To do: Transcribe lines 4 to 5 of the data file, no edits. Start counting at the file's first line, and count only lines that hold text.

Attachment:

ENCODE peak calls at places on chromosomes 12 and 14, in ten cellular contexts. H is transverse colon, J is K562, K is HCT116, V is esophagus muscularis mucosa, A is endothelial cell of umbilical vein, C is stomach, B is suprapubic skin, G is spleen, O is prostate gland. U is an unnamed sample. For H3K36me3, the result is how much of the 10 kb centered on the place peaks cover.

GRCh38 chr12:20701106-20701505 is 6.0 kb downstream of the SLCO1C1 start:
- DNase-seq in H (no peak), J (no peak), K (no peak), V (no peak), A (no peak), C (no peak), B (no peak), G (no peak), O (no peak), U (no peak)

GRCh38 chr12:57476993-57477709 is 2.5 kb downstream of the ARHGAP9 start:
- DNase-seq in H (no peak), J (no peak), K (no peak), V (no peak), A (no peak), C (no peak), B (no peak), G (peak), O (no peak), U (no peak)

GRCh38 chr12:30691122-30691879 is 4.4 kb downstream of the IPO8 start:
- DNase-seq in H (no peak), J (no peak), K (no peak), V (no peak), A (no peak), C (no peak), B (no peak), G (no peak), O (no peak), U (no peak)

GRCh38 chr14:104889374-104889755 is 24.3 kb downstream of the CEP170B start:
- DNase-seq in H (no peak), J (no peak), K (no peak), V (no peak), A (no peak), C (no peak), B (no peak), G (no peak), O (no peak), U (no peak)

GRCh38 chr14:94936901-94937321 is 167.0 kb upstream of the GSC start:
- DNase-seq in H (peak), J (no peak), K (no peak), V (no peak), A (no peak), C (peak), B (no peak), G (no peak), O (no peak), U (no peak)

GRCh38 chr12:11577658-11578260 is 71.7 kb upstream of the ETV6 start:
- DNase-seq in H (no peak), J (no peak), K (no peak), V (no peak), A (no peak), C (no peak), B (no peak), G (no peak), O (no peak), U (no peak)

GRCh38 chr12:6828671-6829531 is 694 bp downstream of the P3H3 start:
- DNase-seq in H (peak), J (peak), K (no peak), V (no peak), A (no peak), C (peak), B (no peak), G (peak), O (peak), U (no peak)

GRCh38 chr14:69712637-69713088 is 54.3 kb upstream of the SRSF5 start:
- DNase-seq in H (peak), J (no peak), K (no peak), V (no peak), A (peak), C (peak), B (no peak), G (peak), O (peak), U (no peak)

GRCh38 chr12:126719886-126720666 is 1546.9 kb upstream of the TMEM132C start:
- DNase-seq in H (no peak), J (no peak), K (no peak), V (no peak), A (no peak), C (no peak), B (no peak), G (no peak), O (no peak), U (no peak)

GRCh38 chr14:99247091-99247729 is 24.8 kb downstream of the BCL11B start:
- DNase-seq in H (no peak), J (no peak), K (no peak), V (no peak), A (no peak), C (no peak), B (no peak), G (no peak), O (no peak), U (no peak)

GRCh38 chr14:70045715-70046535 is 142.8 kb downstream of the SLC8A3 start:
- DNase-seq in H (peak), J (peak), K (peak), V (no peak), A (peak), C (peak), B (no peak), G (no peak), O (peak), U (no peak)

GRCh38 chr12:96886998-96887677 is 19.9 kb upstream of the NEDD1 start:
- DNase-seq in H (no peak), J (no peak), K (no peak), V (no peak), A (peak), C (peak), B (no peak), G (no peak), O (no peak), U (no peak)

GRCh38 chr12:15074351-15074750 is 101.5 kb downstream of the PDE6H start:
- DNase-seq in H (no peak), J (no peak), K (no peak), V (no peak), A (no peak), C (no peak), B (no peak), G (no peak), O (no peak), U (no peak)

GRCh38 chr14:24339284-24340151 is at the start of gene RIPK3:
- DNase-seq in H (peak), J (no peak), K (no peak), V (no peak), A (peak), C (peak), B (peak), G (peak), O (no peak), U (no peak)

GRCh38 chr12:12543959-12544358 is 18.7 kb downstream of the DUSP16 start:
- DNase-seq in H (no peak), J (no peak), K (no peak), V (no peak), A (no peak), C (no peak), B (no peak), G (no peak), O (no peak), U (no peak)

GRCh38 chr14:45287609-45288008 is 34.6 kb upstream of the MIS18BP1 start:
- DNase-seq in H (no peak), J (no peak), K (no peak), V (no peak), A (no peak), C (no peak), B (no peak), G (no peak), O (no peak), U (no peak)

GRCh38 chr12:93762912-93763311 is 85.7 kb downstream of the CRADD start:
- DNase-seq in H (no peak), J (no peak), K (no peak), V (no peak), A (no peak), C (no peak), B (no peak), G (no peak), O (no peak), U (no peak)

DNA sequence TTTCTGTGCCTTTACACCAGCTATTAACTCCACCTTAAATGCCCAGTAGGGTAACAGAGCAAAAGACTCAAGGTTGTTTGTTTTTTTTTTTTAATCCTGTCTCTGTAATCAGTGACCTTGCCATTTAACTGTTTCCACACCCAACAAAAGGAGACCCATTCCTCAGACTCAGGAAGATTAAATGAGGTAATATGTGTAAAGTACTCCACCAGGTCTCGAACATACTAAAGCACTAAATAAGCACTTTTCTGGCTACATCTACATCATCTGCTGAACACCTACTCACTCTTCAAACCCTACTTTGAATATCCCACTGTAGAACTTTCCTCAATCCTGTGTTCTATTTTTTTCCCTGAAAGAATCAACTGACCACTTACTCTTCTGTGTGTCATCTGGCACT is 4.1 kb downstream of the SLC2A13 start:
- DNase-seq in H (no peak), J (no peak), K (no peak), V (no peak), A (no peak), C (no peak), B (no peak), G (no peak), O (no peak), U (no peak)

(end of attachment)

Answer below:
GRCh38 chr12:57476993-57477709 is 2.5 kb downstream of the ARHGAP9 start:
- DNase-seq in H (no peak), J (no peak), K (no peak), V (no peak), A (no peak), C (no peak), B (no peak), G (peak), O (no peak), U (no peak)